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Published byKevin Sutton Modified over 4 years ago

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**S A T C Trigonometry—Applying ASTC, Reference, Coterminal Angles**

Page 15 In the old days, when people didn’t have a calculator and only had a table of reference for the trigonometric function values of angles from 0° to 90°, it’s crucial to know how to express the function in terms of a positive acute angle (i.e., its reference angle). Express as a function of a positive acute angle. 1. sin 123° = 2. cos 234° = 3. tan –345° = S A T C 4. sin 456° = 5. cos 12,345° = 6. tan –6,789° = 30° How to find the sine, cosine, tangent of special angles without a calculator: A special angle is an angle that are multiples of 30, 45 and 60. Examples: 1. sin 120 = 2. cos 135 = 3. tan 225 = 4. sin 210 = 5. cos 300 = 6. tan 330 = 60° 45° 45°

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**Trigonometry—Secant, Cosecant and Cotangent**

Page 16 The Other Three Functions We have learned the 3 basic definitions—sine, cosine and tangent. There are 3 more definitions—secant (sec), cosecant (csc) and cotangent (cot). The basic three: The other three: Adjacent leg Opposite leg Hypotenuse It turns out most people don’t remember the definitions of secant, cosecant and cotangent, instead, they remember them as the ____________ of the basic three. Q: How can we memorize the other three as the reciprocals the basic three without mixing them up? A: Just remember they pair each other with a different initial letter: tan sec csc

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**S A T C Trigonometry—Secant, Cosecant and Cotangent (cont’d)**

Page 17 If is in Q I, we know: sin = (+), cos = (+), tan = (+). What about ... csc = ( ), sec = ( ), cot = ( ) If is in Q II, we know: sin = (+), cos = (–), tan = (–). What about ... If is in Q III, we know: sin = (–), cos = (–), tan = (+). What about ... If is in Q IV, we know: sin = (–), cos = (+), tan = (–). What about ... S A T C How to use calculator to compute cosecant, secant and cotangent: Unlike sin, cos and tan, most (maybe all) calculators do not have the built-in functions for csc, sec and cot. In order to evaluate, for example, csc 41, one must use sin key in the calculator by entering: 1 sin 41 (since csc 41 = 1/sin 41). The only time one should not use a calculator is when the angle is a special angle, i.e., 30, 45, 60 and multiples of these angles. Examples: 1. csc 41 = 2. cot 65 = 3. sec 32 = 4. csc 45 = 5. cot 60 = 6. sec 30 =

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**Trigonometry—Introduction to Identities**

Page 18 Identities When two sides of an equation are equal regardless of what the value for the variable is, it’s called an identity. For example, x + x = 2x is an identity. In trigonometry, we have many identities, one of which we have seen already: Reciprocal Identities x y r 90°– Other identities includes (concluded from the right triangle above): Cofunction Identities Quotient Identities

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**Trigonometry—sin 2 + cos 2 = 1**

Page 19 One Important Identity: sin 2 + cos 2 = 1 Let see if it’s true when = 45°, 120°, 36789°. sin 2 45° + cos 2 45° = 1 sin 2 120° + cos 2 120° = 1 sin ° + cos ° = 1 ? ? ? Why is always true? x y r Write an equation that connects , y and r: Write an equation that connects , x and r: Write an equation that connects y, x and r: Pythagorean Identities: sin 2 + cos 2 = 1 tan 2 + 1 = sec 2 1 + cot 2 = csc 2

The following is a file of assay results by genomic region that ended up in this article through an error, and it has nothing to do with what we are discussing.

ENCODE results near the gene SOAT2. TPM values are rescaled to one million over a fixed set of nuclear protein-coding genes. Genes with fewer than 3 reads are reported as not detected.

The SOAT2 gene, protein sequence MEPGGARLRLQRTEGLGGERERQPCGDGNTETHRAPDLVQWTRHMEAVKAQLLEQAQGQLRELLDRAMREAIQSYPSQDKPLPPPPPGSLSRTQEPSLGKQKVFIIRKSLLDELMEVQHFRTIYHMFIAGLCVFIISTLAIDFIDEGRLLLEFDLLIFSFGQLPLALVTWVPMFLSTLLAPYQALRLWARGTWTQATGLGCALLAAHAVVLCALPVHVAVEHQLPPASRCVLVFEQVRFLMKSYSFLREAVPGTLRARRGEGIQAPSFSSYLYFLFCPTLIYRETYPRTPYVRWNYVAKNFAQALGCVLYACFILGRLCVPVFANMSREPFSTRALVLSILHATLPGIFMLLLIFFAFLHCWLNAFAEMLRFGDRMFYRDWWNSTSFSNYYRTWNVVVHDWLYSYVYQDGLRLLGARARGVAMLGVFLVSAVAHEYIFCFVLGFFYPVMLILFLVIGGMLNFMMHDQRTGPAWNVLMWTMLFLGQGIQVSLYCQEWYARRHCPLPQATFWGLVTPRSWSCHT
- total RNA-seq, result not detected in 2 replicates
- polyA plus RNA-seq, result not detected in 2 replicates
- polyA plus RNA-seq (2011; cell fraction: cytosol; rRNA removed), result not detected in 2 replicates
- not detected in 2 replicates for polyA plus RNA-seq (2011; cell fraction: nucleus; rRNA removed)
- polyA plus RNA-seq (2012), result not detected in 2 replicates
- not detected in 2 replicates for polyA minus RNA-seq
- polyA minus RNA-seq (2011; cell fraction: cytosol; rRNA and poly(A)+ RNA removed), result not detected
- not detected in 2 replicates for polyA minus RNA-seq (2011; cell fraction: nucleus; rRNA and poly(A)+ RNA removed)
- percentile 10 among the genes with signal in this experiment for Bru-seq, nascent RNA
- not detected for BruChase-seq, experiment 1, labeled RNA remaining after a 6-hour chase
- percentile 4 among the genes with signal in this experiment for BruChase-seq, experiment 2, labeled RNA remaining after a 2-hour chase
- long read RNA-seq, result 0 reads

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**Trigonometry—Proving Identities (cont’d)**

Page 20 So far, we’ve learned some basic identities: Cofunction Identities and Reciprocal Identities Quotient Identities Pythagorean Identities sin 2 + cos 2 = 1 tan 2 + 1 = sec 2 1 + cot 2 = csc 2 We will learn more fundamental identities, but in the mean time, let’s use these ones to prove some identities that are not so obvious: 1. 2.

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**Trigonometry—Proving Identities**

Page 21 Basic Trigonometric Identities: Reciprocal Identities Quotient Identities Pythagorean Identities sin 2 + cos 2 = 1 tan 2 + 1 = sec 2 1 + cot 2 = csc 2 Techniques of proving identities: 1. Use the basic identities wisely. – Change everything in terms of sine and/or cosine – If you see (trig. function)2, it might have to do with Pyth. Id. – Treat an identity in different ways: sin 2 + cos 2 = 1 sin 2 = 1 – cos 2 = 1 _________________ 2. Try to keep one side the same, and only simplify the complicated side or the side you can do something with. 3. If you need to change both sides, change each side independently. 4. Basic algebraic manipulation still apply—FOILing, expanding, factoring, simplifying, rationalizing denominator, and combining two fractional expressions into one. 5. The goal is to show left hand side = right hand side. Ex. 3:

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**Trigonometry—Law of Cosines**

Page 22 Law of Cosines: c2 = a2 + b2 – 2ab cos C 12 30° 10 x This side and this angle are opposite of each other, and one of them should be the unknown To find x (of the triangle shown on the right), we use the Law of Cosines by setting up the equation as follows: x2 = The Law of Cosines (LoC) not only can be used to find an unknown side, it can be also used to find an unknown angle. For example, we can use LoC to find too: Why is true? Let’s prove it: b a c B A C

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**Trigonometry—2nd Formula for the Area of the Triangle**

Page 23 Area of a Triangle: A = ½ab sin C (derived from A = ½bh, of course) b a c B A C h Proof: In words, the area of a triangle is _____________________________________________ Problems: 9 6 5 10 30° 7 11 60° 8

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